The chairman of a committee looking into the collapse of retailer BHS has asked if Sir Philip Green's assets could help cover the pensions deficit left in the wake of the scandal.

Frank Field has sent a letter to chief executive of the pensions regulator, Lesley Titcomb, about whether Green's offshore assets could be seized after he sold on BHS and left a £571m deficit in its pension fund.

Field led a cross-party parliamentary investigation into the folding of BHS which went into administration in April 2015, owing more than £1bn to creditors after being sold by Green to Dominic Chappell for £1.

Some 11,000 jobs were lost when the troubled company went into liquidation. However the pensions deficit affects the retirement funds of almost double that number, at 20,000.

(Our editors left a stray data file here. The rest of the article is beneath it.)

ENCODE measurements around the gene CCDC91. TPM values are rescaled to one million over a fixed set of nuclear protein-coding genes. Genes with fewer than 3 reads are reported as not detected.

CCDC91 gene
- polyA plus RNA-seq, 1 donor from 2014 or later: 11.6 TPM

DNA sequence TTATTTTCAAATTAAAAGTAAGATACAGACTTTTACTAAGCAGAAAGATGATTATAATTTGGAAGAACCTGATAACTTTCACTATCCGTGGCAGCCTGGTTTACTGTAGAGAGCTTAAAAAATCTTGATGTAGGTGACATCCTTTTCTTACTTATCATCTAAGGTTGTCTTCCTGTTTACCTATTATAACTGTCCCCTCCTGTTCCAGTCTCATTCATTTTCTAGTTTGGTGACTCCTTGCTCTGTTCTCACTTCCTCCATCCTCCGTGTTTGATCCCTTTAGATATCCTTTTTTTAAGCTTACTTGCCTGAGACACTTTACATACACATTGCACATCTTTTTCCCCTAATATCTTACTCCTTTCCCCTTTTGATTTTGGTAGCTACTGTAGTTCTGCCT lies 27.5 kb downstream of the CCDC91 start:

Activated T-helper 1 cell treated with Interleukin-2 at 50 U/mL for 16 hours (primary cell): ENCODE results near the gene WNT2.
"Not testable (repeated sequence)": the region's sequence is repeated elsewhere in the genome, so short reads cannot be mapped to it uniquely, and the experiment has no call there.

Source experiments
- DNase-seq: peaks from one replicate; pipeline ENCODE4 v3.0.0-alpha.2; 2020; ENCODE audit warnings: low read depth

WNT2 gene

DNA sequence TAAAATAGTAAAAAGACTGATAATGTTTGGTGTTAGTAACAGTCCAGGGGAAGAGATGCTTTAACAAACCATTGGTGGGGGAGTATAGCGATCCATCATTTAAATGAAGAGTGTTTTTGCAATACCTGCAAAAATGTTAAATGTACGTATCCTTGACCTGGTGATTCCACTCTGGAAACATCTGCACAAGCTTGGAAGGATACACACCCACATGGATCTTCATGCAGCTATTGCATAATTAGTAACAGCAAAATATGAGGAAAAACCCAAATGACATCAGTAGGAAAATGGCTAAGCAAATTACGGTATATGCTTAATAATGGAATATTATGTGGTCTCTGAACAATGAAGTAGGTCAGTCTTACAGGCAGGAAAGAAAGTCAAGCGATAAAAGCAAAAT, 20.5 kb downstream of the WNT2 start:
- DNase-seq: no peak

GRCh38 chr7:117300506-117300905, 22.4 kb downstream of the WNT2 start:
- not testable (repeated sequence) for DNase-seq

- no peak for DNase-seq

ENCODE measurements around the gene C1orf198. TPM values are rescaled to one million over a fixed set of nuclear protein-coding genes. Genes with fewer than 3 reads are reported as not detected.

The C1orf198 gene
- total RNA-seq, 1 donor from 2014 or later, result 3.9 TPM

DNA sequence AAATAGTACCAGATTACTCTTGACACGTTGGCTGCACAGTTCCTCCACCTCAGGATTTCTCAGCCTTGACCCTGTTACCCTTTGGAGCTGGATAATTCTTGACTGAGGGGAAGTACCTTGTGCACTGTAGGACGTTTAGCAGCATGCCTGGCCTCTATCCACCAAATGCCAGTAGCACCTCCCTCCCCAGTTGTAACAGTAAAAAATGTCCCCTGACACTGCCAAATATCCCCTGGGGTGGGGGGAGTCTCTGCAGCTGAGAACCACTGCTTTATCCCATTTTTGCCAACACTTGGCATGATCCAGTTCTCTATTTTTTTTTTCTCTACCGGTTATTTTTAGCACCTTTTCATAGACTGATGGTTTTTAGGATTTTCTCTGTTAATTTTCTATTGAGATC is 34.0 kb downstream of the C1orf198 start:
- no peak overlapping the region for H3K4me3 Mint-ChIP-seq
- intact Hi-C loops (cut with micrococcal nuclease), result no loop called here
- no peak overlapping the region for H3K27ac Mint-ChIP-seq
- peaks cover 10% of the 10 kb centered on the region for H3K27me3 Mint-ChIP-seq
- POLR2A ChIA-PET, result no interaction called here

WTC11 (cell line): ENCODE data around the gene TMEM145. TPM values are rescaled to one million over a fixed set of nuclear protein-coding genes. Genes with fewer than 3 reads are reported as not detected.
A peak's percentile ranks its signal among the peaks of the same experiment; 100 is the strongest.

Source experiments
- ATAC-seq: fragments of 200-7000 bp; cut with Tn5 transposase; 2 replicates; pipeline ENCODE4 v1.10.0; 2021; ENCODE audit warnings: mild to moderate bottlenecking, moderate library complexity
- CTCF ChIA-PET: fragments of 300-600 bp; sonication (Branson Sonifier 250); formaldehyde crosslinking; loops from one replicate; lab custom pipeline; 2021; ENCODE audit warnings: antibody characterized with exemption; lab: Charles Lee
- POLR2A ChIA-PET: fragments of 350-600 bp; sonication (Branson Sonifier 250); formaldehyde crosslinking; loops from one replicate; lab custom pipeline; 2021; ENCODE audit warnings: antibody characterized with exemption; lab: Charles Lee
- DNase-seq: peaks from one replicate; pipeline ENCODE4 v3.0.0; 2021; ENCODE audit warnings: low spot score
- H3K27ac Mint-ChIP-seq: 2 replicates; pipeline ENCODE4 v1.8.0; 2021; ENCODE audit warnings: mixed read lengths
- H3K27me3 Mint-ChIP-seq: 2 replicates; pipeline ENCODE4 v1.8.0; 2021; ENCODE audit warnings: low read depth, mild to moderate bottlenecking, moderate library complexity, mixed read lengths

Green and Chappell are likely to be subject to enforcement action by the Pensions Regulator after Green's offer of somewhere between a reported £250m and £300m to save the pensions fund was deemed insufficient.

Green's wife Tina's company, Taveta Investments, is the majority owner of high street giants The Arcadia Group, which owns Topshop, thought to be worth £2.25bn.

Field has written to Titcomb to ask if as part of the action against Green "acquiring assets other than cash" would be possible. In the letter, Field also asks for clarification as to what powers the regulator has in terms of "a person resident overseas or a company registered offshore".

When later questioned on whether that included the Green family's super-yacht, Lionheart, Field said: "Absolutely. Nothing is off bounds."

In October, MPs voted unanimously to strip Green of his knighthood which would see him join a select group of knights to have their honours revoked, including former Royal Bank of Scotland boss Fred Goodwin and Zimbabwean President Robert Mugabe.

Philip Green
Frank Field has said nothing is out of bounds in terms of pursuing Sir Philip Green's (pictured) assets. Reuters